Movie Review: The Greatest Showman

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Hugh Jackman (“X-Men” series) was so iconic as Wolverine for almost two decades that sometimes we forget how multi-talented and charismatic of a performer he is. Not only can he act dramatically or spring into action (“Logan”), he can sing and dance flawlessly (“Les Miserables”).

Inspired by the imagination of P.T. Barnum’s (Jackman) life, “The Greatest Showman” romanticizes the story of the founding father of show business.

The story begins with boy meets girl. He grew up poor and she rich. Even though they were separated, their friendship endured through adulthood and they were eventually married. The rooftop dance union under the full moon is both exhilarating and sweet.

Two precocious daughters later, Barnum is jobless when the company he works for goes bankrupt. At a dire crossroad, this is not a life he promised his angelic wife, Charity (Michelle Williams, “Manchester by the Sea,” “Oz: The Great and Powerful,” “Shutter Island”). Believing he’s capable to do more than being a number cruncher, his creative streak leads him to find a way to provide for his family. He gets a bank to lend him money to dip into the entertainment business. Barnum is convinced that people are eager to see things they’ve never seen before. He opens a museum. Alas, no visitors.

The ever-enterprising man dusts himself off and pivots his business model. As it turns out, people are indeed interested in seeing things they’ve never seen before, but instead of static or stuffed objects, living and breathing ones. Barnum goes out of his way to find people with unique skills or those considered as freaks by 19th century society simply because of their abnormal appearance. He brings them all together and creates an entertaining show.

As successful as the show is, it’s not popular with everyone though. For one, a famous newspaper critic has searing words about the show. It’s a circus. And not all segments of society is receptive, especially not high society. Protesters and detractors see the Barnum as a con-man, showing off or exploiting these outcasts. As talented as they are, people still stare and sneer at them because they are considered indecent, unacceptable by society standards.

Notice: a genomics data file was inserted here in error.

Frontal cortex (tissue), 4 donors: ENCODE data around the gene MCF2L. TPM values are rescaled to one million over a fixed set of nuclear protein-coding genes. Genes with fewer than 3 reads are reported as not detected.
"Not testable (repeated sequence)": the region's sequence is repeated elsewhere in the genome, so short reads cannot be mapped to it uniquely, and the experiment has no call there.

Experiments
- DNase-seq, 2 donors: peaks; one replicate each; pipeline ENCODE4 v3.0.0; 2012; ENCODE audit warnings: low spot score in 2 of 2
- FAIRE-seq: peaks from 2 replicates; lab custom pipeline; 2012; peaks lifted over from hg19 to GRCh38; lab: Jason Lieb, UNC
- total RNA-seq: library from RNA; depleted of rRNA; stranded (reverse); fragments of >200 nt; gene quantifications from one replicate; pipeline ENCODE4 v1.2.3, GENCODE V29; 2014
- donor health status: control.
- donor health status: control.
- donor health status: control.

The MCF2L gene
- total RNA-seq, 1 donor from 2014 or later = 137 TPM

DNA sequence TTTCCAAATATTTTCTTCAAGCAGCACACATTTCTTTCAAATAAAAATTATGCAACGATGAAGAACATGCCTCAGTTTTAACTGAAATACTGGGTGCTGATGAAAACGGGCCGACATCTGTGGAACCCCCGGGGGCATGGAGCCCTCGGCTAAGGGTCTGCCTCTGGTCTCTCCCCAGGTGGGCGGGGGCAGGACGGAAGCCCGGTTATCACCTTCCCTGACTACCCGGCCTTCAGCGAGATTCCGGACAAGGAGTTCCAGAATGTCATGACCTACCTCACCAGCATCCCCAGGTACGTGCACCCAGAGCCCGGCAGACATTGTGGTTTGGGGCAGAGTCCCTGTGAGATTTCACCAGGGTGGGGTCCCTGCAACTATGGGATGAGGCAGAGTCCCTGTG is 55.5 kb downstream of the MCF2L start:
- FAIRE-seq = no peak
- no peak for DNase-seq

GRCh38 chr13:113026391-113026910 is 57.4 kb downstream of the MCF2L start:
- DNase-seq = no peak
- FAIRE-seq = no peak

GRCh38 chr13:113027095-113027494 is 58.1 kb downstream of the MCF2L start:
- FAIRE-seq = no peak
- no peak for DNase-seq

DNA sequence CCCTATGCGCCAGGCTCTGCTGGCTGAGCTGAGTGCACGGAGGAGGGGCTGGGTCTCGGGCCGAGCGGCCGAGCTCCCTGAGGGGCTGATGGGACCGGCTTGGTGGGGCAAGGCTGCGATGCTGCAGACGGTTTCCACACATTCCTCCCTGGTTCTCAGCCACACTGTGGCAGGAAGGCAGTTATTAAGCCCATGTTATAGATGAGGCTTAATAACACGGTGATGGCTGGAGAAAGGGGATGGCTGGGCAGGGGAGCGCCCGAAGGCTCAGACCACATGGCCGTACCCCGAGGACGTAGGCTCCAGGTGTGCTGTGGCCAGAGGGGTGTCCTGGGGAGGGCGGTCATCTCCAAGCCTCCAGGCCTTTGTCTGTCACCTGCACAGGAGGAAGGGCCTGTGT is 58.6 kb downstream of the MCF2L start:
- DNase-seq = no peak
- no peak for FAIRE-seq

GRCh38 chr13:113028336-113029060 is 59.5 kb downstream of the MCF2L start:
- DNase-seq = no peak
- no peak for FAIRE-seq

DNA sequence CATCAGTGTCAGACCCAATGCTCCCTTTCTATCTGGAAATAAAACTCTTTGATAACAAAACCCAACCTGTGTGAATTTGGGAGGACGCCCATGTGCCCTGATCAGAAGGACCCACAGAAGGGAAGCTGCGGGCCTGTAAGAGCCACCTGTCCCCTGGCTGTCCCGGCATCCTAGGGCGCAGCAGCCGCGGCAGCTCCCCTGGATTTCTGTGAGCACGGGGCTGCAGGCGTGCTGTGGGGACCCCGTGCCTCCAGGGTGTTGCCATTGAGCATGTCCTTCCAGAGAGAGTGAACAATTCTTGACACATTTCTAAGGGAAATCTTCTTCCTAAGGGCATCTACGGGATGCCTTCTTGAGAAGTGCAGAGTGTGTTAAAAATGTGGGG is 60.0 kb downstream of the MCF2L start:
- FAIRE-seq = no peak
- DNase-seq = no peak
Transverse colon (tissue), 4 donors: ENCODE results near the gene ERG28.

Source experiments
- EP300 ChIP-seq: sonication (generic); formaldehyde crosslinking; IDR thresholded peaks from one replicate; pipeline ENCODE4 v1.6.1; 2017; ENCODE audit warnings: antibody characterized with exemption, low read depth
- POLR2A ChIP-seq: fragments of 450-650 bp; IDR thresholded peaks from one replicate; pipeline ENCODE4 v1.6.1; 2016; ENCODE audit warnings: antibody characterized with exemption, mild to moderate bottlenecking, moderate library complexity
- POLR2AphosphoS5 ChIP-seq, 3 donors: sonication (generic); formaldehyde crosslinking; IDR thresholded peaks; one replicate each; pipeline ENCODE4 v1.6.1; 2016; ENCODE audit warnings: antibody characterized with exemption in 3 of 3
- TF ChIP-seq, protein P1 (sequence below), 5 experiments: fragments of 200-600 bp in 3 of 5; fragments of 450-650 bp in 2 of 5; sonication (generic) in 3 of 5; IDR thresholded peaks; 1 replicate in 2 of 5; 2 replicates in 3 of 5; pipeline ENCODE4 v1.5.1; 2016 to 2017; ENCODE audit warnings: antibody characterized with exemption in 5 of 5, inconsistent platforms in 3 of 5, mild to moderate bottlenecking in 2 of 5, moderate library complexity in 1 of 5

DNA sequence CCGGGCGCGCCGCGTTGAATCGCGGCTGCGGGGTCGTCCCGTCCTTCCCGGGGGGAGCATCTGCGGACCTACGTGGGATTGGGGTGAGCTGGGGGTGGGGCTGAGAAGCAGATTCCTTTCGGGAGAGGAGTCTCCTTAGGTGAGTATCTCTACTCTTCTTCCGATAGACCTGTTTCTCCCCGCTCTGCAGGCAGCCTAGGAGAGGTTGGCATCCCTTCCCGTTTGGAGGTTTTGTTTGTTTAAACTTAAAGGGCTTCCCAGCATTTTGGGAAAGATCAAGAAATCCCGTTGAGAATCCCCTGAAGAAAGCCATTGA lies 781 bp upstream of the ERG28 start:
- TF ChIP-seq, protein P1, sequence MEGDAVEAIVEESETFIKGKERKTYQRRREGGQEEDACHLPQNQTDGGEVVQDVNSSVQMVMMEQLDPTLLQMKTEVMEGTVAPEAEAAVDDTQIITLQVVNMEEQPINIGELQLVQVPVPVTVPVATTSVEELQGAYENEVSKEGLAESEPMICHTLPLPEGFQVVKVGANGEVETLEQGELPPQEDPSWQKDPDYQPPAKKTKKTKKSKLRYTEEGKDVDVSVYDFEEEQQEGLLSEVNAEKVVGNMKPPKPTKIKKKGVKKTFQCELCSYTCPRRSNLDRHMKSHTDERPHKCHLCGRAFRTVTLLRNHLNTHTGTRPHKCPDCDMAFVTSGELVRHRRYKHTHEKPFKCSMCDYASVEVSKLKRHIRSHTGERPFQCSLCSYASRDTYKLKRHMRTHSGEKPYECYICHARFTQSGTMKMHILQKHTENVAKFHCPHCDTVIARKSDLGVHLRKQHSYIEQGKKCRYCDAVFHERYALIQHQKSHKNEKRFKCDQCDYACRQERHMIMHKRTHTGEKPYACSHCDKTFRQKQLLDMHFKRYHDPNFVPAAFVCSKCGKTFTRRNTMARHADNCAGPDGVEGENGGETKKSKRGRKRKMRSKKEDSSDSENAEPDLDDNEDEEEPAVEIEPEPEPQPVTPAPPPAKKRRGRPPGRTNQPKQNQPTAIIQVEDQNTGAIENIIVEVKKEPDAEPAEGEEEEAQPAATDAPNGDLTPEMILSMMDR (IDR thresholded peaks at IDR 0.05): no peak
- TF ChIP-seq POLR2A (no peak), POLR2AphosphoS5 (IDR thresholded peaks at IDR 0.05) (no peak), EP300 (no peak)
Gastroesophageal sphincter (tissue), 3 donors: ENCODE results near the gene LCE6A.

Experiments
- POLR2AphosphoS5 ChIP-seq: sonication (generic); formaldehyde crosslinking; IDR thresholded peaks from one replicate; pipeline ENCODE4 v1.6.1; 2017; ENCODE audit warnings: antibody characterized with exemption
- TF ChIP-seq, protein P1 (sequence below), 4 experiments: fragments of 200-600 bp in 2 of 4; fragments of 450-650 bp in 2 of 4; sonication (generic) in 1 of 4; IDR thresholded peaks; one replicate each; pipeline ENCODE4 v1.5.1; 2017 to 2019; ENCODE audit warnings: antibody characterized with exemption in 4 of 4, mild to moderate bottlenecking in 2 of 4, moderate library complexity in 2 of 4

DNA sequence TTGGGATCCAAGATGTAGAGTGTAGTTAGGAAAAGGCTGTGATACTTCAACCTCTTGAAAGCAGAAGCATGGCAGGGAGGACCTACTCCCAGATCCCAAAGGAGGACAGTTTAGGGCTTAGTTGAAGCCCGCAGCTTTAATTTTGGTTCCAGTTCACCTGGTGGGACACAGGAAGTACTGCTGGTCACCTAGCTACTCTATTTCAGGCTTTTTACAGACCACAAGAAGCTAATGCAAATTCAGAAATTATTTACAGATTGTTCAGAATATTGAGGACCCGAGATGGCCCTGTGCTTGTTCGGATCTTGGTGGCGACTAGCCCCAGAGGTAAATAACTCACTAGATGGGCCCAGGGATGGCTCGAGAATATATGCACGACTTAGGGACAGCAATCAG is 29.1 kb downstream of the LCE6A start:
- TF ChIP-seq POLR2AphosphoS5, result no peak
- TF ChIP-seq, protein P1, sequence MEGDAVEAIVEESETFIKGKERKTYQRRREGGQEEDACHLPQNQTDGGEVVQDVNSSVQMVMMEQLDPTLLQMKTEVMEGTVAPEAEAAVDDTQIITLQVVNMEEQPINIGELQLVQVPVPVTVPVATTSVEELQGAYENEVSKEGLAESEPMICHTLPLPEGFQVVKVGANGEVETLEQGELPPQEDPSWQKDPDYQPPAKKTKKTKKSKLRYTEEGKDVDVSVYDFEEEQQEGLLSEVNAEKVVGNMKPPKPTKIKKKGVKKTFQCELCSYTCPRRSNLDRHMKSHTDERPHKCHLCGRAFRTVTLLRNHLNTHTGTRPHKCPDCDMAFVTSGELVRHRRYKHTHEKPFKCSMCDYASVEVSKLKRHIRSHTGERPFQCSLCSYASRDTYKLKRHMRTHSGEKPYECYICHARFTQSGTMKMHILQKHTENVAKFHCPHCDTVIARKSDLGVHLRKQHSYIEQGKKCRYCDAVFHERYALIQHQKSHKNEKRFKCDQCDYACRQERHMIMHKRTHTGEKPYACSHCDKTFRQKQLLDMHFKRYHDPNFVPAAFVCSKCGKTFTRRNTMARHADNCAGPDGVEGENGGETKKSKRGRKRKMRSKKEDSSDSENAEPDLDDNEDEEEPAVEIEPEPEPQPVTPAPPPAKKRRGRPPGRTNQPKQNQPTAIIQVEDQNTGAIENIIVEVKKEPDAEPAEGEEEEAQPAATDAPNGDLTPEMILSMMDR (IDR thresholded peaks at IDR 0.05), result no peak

In order to grow his business, Barnum finds himself someone from the upper class, a scandalous young man named Phillip Carlyle (Zac Efron). Barnum signs him on as a protege through a drinking game. Phillip opens the door for Barnum, putting him in touch with the upper echelons. One is a famous European opera singer, Jenny Lind or as known as the “Swedish Nightingale” (Rebecca Ferguson, “Mission Impossible: Rogue Nation,” “The Girl on the Train“). Barnum knows a golden opportunity when he sees it as he seizes this by partnering with her. The benefits for him are obvious, and for her, she gets a handsome cut of each show and broadens her audience to America. The first time we hear her sing is shatteringly mesmerizing.

More success follows and money is no object anymore. As Barnum becomes more and more successful, however, things begin to crack. He’s on road shows with Jenny and just not there for his family and inner circle. It’s a good thing that at least he still has some sense of loyalty and recognizes what’s truly matters to him before it’s too late. When misfortune befalls, instead of getting destroyed, with a little luck, he reinvents himself and rises again. P.T. Barnum Circus, the Greatest Show on Earth, is born.

The vivid and vibrant set designs, colorful costumes and props are visually delightful. Nearly all the actors sing and dance their hearts out. There are a number of memorable numbers, extravagantly and intricately choreographed.  Catchy tunes include “A Million Dreams,” “This is Me,” “Never Enough, “Rewrite the Stars,” “This is the Greatest Show,” “From Now On.”  They’re a blend of modern and theatrical music. In addition to the actual circus acts, the starry-eyed trapeze sequence between Efron and Zendaya is show-stoppingly thrilling and tender. In addition to Jackman, Williams also has a shining moment through her soulful solo.

Coincidentally, the theme of inclusion and tolerance, the core of “X-Men” movies, is no stranger to Jackman. While events are magically glossed over, it’s a musical and fits within this style of a film. The movie celebrates diverse shapes, sizes, colors and status. 

“The Greatest Showman” is a sensational musical spectacular. A touching, inspiring and joyful razzle-dazzle entertainment for the entire family, just in time for the holidays.

Copyright (c) 2017.  Nathalia Aryani.

Nathalia Aryani is a film columnist and has a movie blog, The MovieMaven ( Twitter: @the_moviemaven. She can be reached at

Nathalia Aryani is a Rotten Tomatoes-approved film critic ( She has a movie blog, The MovieMaven ( Twitter: @the_moviemaven. She can be reached at [email protected].

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